We identify and treat co-occurring addictions, and concurrent mood or anxiety disorders as we know this can improve success rates and quality of life. 

Co-occurring or concurrent conditions simply means that someone might be suffering from multiple conditions at once, including mental health and addictions.

We also provide guidance and support to families and do our best to connect our patients with adequate aftercare support in their home communities. 

We also strongly encourage ongoing frequent attendance at 12-step or similar groups with a sponsor to have that additional layer of support particularly during the initial months back at home. Local patients graduating from our inpatient addictions program also attend one year of relapse prevention groups on a weekly basis through our “Phase 3” program. 

At Homewood Health, you offer inpatient treatment, clinics and recovery management, among others. Why do you think that these are the most effective forms of treatment?

At Homewood, we offer a true continuum of mental health and addictions services available across Canada. 

With this approach, we are able to offer everything from acute inpatient care to outpatient groups or individual sessions at our clinics to counseling services though our employee assistance programs. 

Through our network of therapists across Canada and our ability to utilize advances in telemedicine options we are able to extend our services to even the smallest of communities.

The Ontario health ministry recently pledged $222 million in the next three years to fight addiction and overdose. Ontario is also spending $15 million to improve the prescription of opioids and train health-care providers to manage pain in a way that could stem addiction to powerful painkillers. How does Homewood Health feel about this? Is this enough to be effective? What else do you think could be done, if anything?

The investment is good, but it’s not enough. 

There needs to be an ongoing commitment to funding and programs that have significant long-term impact. There will be ongoing need for more inpatient funded beds, more intensive outpatient addictions support, continued monitoring of prescribing practices of opiates, more research on treatment, prevention efforts and harsher consequences for those importing and trafficking opiates.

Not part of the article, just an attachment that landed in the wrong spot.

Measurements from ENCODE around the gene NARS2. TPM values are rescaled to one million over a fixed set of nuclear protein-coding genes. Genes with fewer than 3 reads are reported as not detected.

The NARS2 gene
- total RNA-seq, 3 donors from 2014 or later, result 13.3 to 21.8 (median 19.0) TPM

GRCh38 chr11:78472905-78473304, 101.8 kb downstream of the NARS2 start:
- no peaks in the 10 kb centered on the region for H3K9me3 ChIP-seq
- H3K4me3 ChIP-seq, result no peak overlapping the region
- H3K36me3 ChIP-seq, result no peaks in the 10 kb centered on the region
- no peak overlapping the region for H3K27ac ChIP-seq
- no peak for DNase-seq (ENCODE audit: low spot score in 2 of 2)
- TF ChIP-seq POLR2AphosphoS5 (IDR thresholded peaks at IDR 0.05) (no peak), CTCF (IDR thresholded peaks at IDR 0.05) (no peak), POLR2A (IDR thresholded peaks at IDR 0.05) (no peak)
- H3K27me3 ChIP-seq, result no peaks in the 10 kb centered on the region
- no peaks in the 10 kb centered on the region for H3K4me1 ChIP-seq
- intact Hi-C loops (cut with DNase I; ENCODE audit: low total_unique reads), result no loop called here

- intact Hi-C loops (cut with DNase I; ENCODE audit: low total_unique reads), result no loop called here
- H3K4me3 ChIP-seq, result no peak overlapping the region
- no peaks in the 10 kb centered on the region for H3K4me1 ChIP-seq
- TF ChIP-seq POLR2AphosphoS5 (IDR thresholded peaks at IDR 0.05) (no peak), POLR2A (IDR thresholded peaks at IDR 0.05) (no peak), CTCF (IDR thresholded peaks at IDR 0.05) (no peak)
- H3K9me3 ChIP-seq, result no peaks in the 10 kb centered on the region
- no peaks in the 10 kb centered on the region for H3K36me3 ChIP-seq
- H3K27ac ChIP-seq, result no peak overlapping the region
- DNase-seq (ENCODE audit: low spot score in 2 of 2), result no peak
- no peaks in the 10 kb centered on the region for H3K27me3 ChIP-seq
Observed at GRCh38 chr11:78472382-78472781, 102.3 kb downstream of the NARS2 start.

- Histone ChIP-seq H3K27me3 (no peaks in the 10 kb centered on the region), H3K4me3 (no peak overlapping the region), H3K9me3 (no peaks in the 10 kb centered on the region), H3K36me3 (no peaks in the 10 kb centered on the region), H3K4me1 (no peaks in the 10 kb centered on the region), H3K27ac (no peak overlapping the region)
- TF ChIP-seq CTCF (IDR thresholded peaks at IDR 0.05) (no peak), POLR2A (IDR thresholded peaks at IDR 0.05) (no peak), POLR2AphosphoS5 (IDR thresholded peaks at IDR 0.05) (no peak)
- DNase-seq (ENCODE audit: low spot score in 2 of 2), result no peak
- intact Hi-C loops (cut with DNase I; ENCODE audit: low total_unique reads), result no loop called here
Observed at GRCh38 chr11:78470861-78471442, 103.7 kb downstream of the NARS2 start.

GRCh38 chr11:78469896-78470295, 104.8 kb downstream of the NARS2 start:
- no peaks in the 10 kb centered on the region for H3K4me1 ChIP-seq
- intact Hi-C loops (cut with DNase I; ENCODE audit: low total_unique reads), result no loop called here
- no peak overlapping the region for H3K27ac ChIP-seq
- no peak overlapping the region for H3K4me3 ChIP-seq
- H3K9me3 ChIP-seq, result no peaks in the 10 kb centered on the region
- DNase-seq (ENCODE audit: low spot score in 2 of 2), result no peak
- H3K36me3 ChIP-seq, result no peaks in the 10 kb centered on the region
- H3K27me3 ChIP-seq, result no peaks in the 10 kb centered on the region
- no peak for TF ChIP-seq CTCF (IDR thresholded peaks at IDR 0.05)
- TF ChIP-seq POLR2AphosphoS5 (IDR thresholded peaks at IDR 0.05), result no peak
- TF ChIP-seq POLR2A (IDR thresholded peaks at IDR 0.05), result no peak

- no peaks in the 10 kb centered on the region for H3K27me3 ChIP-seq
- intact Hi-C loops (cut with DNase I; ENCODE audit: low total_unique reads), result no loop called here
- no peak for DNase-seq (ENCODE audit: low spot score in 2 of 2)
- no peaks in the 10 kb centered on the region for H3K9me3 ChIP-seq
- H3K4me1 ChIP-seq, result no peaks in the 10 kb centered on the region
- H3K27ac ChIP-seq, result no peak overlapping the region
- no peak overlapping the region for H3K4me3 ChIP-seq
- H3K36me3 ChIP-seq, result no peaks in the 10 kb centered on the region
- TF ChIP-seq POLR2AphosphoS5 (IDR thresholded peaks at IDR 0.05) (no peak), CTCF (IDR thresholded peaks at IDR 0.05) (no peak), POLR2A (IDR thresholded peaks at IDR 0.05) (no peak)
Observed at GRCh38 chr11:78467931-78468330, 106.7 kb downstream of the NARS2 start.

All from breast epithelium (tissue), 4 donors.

There is no silver bullet solution – it’s a complicated issue.

When you look at that specific group of people that have concurrent pain and opiate addiction, we need to do a better job from the beginning at addressing their pain with non-opiate medications and other evidence-based non-pharmaceutical treatment options. This starts with educating practicing physicians as well as medical students and resident physicians early on and maybe we move to include this education a mandatory part of everyone’s training. 

The same goes for treatment of other concurrent mood and anxiety disorders. The more we do to address other underlying conditions in addition the core addiction itself, the better the outcomes will be. 

Right now, the crisis we’re seeing in Ontario is just the tip of the iceberg. Ontario is in a position to learn from other western provinces that were impacted by this crisis before us. 

We need to learn from their experience and look at what are they doing that’s working or not working and incorporate that knowledge into our plan.

We need to understand how do we work as a country to address this ongoing issue in a way that will result in longer-term, sustainable success.

What are Homewood Health's goals for the future - both short term and long term?

To continue being the leader in the delivery of mental health, addiction and trauma treatment across Canada. We want to assist Canadians in letting go of the stigma that is attached to getting help for mental health conditions and addictions while at the same introducing them to the many options available to them that allow access to appropriate, professional treatment that meets their clinical and lifestyle needs.

In fall of this year, we’re opening our newest inpatient facility on Vancouver Island to address the high needs for treatment help on the west coast. We’re working very closely with the local First Nations as well as partners in the health care community in developing programing suited for the region.